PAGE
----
Tag: caribbean

February 12, 2013 / / announcements
The Migration of Afro-Latin@s. Via williamsbsu.wordpress.com
The Migration of Afro-Latin@s. Via williamsbsu.wordpress.com

“The Black and White Dialogue on race and culture in the United States has consistently ignored the existence of more than 150 million people of African ancestry in the other Americas. The total absence of Afro-Latinas/os from the Caribbean Mexico, Central America and South America in the consciousness of the national discourse in the United States, including in institutions that educate and inform the civil society of the nation, contributes to the absolute disregard of the presence and realities of African Diasporic communities within the U.S. national territory and aboard. This lack of recognition and omission of the history, contributions and lives of more than 150 million people of African ancestry, many of whom reside here in the United States renders their contributions and lives irrelevant.”   

–Dr. Marta Moreno Vega, Women Warriors of the Afro-Latina Diaspora, “Afro-Boricua: Nuyorican de Pura Cepa,” page 75

“Of the estimated 11 million enslaved Africans brought to the New World from the late 1400s to the 1860s, most were taken to Latin America and the Caribbean, with only some 645,000 landing in the United States. “So when you’re talking about blackness, you’re really talking about Latin America.”

Miriam Jimenez Roman

Context:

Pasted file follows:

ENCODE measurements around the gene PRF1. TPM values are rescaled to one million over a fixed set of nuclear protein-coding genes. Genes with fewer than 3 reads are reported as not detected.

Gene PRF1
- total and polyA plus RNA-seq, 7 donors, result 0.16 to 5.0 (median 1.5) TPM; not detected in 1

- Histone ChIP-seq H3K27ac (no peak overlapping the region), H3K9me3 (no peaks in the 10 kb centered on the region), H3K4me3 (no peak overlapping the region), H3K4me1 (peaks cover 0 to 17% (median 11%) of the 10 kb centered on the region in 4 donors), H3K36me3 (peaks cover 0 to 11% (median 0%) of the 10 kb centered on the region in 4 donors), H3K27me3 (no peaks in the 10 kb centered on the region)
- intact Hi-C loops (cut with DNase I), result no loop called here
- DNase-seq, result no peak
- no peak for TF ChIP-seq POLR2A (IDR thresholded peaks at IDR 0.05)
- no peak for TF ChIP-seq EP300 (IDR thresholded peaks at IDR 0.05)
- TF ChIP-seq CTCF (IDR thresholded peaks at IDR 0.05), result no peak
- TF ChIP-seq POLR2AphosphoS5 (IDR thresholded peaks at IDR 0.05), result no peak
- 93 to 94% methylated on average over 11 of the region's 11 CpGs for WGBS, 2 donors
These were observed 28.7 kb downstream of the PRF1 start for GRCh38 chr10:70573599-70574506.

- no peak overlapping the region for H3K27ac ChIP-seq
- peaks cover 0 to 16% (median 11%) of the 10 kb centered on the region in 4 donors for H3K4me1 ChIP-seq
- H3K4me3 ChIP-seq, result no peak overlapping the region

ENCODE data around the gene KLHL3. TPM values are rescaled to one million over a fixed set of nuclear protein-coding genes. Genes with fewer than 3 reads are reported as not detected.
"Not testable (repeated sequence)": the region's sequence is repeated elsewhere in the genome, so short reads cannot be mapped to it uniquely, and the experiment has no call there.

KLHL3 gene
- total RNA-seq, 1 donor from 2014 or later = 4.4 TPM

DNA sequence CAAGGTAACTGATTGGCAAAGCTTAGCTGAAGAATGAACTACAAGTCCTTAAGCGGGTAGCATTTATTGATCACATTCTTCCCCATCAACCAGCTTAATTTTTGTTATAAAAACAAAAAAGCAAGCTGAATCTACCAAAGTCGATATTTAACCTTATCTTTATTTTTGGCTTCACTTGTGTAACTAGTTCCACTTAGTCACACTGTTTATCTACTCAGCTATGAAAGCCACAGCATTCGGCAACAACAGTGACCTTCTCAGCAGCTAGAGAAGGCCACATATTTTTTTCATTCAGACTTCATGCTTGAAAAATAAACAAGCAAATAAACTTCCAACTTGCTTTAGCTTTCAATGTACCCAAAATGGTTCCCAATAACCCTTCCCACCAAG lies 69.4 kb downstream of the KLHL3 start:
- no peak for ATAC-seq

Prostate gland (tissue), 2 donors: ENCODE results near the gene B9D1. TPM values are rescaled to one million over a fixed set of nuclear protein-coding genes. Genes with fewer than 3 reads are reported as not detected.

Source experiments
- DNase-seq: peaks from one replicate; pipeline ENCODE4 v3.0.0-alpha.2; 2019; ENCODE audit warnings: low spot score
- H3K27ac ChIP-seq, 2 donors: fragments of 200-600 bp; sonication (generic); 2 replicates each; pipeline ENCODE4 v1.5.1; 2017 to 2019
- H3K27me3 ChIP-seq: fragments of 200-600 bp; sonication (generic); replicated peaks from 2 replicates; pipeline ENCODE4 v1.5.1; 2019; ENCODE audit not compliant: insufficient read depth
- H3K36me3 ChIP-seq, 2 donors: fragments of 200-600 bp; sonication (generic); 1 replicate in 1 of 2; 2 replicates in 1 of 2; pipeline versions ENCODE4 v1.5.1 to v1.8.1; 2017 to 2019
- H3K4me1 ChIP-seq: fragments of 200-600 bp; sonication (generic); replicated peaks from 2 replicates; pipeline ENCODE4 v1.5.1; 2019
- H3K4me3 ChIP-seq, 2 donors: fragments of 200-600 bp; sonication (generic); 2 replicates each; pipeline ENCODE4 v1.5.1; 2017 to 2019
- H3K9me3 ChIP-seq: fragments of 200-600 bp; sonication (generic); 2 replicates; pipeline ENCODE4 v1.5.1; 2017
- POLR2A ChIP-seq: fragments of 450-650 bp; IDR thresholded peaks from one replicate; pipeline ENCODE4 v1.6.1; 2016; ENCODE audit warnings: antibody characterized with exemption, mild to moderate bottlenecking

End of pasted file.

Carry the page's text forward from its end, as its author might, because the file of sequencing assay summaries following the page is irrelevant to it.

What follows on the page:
“¿Y Tu Abuela, Donde Está?: Multi-dimensional Afro-Latina/o Identities in the 21st Century” is an exhibition examining Afro-Latino identity and culture in a contemporary context. The title is appropriated from a popular phrase within the Spanish-speaking Latin American community that examines the racial and cultural heritage of people of African descent. Sometimes used as a biting remark towards Latinos who elect to identify racially and culturally as something other than “Black” or of African descent, the phrase alludes to the idea of individuals literally hiding their background by keeping their grandmother, presumably a dark-complexioned woman, in the back part of their homes where no one can see her. However, some Latinos have also appropriated the adage to proudly profess their African heritage. As North America’s population shifts and the rate of Latin Americans grows in the United States, there has been an increase in interest of the historical, cultural, cosmological and political narratives of Latina/os of African descent and those who racially identify as “Black.” But most importantly, there has also been a push by Afro-Latina/os for the acknowledgement of the existence of a population of millions of people of African descent living outside the U.S. in Mexico, Central and South America and the Caribbean. The term “Afro-Latino” has also given rise to nuanced conversations about non-Spanish speaking Latin Americans from places such as Brasil and the Francophone Caribbean. CCCADI has been at the forefront of conversations about Afro-Latinos since its founding by Dr. Marta Moreno Vega, an Afro-Puerto Rican scholar, for the past three decades. As an institution, CCCADI is committed to delving deeper into this complex conversation to examine where Afro-Latina/os are today as individuals and as a community, particularly as younger generations boldly proclaim their Latino AND African identities.